News roundup - Thursday, 7 March

Ljubljana, 7 March - Below is a roundup of major events on Thursday, 7 March:

Assisted dying bill halted at first reading, to be put in referendum

LJUBLJANA - A bill on assisted dying, initiated by an NGO and supported by voter signatures, failed to pass the first reading in the National Assembly, being voted down 64:9. While the Freedom Movement supports the bill, the party that holds 40 seats in the 90-member parliament said it would initiate proceedings to hold a consultative referendum. Tereza Novak, an MP of the ruling Freedom Movement, said the purpose is to give people the hope to leave this world on their own terms without excessive suffering but stressed that "all the required opinions" must be obtained and "in-depth discussion conducted" before the final decision was made.

Bill on cultural rights of ex-Yugoslavian communities passes second reading

LJUBLJANA - The National Assembly confirmed in second reading a government bill on cultural rights of national communities from the former Yugoslavia, but not before crossing out a contested provision that would enable children from these communities to learn their mother tongue in school. The key solution is the implementation of cultural programmes and projects of the members of the communities.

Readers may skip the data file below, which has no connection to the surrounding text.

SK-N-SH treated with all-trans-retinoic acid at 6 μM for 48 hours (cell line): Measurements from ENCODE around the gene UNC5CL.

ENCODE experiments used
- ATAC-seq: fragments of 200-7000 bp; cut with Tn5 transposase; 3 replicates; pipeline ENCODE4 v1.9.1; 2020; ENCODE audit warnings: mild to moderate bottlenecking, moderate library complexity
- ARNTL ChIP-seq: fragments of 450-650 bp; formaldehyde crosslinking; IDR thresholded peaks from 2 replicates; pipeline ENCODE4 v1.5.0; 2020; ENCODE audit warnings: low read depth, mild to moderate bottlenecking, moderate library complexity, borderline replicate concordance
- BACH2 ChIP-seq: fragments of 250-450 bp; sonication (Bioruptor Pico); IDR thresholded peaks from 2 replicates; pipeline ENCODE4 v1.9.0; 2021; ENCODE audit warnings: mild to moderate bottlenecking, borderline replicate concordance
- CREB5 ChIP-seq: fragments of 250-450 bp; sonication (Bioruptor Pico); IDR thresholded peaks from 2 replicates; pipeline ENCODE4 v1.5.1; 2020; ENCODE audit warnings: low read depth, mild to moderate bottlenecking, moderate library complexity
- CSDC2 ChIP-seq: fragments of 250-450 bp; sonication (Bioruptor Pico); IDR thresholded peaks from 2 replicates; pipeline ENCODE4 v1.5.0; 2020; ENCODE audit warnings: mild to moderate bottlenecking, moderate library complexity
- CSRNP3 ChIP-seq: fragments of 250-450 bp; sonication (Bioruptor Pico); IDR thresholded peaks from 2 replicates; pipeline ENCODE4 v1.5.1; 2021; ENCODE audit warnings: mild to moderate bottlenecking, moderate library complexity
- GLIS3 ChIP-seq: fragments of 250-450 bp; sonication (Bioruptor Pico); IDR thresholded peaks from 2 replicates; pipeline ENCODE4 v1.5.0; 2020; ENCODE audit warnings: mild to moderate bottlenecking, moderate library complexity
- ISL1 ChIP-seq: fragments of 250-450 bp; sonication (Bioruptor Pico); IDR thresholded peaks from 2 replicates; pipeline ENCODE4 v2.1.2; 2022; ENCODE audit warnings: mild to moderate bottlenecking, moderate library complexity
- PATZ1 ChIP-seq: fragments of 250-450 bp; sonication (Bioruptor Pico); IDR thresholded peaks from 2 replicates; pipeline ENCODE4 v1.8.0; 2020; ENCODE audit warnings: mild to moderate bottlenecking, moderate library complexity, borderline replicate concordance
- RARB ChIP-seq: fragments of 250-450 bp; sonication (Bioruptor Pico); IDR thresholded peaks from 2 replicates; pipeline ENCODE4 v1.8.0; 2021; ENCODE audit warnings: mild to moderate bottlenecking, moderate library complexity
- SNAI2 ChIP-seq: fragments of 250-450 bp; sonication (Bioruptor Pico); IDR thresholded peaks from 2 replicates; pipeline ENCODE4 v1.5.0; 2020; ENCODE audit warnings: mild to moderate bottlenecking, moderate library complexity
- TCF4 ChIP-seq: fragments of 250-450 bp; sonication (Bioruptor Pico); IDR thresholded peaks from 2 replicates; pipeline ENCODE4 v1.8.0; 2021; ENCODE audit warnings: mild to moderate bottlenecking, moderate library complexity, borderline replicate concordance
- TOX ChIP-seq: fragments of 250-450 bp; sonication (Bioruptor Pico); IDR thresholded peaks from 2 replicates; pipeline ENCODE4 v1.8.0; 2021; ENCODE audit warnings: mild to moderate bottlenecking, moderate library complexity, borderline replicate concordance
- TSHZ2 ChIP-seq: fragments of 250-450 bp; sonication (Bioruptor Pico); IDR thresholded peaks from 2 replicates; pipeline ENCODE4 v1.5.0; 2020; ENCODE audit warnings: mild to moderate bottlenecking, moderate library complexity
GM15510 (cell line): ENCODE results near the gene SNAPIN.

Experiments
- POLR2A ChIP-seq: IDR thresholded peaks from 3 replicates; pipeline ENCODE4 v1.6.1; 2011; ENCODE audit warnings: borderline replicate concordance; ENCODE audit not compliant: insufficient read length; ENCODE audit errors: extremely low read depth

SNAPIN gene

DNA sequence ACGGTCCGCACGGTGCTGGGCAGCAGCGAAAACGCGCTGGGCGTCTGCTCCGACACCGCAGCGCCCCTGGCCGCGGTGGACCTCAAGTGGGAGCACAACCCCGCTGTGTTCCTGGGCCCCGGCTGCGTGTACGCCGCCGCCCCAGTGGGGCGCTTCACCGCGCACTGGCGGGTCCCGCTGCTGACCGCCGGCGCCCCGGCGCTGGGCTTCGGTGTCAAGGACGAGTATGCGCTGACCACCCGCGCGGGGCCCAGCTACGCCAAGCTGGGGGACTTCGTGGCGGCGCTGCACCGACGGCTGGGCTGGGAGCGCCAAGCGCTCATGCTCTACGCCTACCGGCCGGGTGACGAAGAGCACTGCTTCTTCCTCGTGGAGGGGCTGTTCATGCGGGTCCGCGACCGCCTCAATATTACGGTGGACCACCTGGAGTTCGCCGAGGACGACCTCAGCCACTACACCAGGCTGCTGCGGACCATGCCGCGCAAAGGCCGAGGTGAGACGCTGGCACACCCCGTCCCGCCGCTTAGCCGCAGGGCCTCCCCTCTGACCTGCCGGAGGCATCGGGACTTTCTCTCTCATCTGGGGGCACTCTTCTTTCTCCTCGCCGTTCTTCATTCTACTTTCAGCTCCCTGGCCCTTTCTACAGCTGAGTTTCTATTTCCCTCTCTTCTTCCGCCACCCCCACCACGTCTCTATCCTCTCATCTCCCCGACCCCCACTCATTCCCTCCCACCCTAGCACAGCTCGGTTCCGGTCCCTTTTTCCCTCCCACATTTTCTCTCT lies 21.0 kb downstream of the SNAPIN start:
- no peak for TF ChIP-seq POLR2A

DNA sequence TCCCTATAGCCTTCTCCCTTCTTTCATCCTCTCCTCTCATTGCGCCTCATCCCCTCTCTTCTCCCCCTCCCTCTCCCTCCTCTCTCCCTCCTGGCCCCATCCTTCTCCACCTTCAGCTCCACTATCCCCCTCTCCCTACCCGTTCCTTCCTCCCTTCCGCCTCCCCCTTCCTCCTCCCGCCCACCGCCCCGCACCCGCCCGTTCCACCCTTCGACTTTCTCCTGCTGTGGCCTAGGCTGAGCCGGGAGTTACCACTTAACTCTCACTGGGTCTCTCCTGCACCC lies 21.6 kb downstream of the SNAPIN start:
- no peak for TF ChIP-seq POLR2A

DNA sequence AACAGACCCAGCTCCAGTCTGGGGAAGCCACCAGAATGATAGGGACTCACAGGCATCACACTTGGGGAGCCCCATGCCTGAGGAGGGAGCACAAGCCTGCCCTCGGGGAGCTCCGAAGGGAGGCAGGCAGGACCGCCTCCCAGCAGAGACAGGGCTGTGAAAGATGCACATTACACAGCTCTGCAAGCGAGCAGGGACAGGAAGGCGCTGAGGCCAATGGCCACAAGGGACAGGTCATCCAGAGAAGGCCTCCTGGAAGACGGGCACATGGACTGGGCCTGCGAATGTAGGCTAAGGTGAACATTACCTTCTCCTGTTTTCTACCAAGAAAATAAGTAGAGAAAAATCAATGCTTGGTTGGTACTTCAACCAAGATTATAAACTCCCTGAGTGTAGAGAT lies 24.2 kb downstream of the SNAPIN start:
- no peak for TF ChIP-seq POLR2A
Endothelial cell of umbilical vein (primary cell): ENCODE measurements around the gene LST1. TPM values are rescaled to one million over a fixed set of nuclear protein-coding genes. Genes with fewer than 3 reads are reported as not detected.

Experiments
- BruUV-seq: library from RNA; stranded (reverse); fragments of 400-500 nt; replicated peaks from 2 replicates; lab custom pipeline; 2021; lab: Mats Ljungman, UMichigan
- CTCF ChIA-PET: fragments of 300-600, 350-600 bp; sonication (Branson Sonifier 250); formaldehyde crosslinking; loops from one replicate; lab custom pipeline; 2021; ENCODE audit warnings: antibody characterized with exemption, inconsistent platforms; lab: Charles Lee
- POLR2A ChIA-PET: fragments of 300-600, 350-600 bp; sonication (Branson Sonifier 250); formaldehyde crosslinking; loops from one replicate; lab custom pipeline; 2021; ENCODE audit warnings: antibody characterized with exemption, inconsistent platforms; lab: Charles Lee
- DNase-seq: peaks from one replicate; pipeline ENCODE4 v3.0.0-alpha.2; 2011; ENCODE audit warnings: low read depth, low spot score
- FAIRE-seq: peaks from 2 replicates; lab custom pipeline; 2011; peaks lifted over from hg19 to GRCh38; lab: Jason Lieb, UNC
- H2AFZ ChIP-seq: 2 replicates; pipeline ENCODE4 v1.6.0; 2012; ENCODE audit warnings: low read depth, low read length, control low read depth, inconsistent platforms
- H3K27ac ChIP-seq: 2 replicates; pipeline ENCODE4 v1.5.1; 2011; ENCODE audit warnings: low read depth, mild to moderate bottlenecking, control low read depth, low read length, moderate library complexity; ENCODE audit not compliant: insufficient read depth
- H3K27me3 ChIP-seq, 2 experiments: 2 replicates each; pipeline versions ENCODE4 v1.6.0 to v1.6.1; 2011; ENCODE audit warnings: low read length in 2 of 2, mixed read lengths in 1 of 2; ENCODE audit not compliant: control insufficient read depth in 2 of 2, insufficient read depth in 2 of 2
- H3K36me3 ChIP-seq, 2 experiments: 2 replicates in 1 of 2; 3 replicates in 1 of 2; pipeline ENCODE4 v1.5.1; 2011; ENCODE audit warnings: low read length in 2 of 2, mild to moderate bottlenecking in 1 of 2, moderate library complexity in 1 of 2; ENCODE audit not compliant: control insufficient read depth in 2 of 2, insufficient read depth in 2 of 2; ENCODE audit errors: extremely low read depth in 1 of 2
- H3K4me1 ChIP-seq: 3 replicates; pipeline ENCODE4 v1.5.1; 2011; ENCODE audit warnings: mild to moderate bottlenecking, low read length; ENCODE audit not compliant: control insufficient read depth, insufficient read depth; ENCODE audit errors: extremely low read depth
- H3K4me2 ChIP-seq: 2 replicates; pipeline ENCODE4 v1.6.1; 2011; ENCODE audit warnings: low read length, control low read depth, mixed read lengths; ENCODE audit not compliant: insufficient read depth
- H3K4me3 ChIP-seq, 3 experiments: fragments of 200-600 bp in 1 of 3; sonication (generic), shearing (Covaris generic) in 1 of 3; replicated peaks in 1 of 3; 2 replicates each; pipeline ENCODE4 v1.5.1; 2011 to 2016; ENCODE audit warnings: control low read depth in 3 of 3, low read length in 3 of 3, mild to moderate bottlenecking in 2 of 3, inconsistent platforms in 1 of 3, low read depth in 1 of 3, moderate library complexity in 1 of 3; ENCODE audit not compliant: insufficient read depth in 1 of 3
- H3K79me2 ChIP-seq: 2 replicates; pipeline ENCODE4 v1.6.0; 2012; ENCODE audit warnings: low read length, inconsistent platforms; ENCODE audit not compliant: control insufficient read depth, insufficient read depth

President urges Security Council to end killing in Gaza

LJUBLJANA - President Nataša Pirc Musar appealed to the UN Security Council to adopt a resolution for a ceasefire in Gaza. In the face of mass crimes against civilian population the right to veto no longer holds legitimacy, the president said. The international community has failed "the test of humanitarianism and humanity", she said, adding that the Security Council needs to send a clear message to Israel that the developments in Gaza and the West Bank are in breach of the UN Charter. Dead, injured, sick and starving children are not a matter of politics and national interests, alliances and self-defence, the president warned. "This is simply a crime and denial of any sort of humanity."

MPs pass act that bring more flexibility in commodity reserves use

LJUBLJANA - MPs backed in a 51:25 vote an act introducing a separation between conventional commodity reserves and security reserves, the possibility to help other countries in the event of crisis, and the possibility of supplying soon-to-be-expired stock items to hospitals free of charge. Economy Ministry State Secretary Dejan Židan has said that the changes aimed to adjust the legislation to the many changes that have taken place in the 30 years since the adoption of the old law. They also take into account a 2021 opinion of the Court of Audit that warned about legislative ambiguity.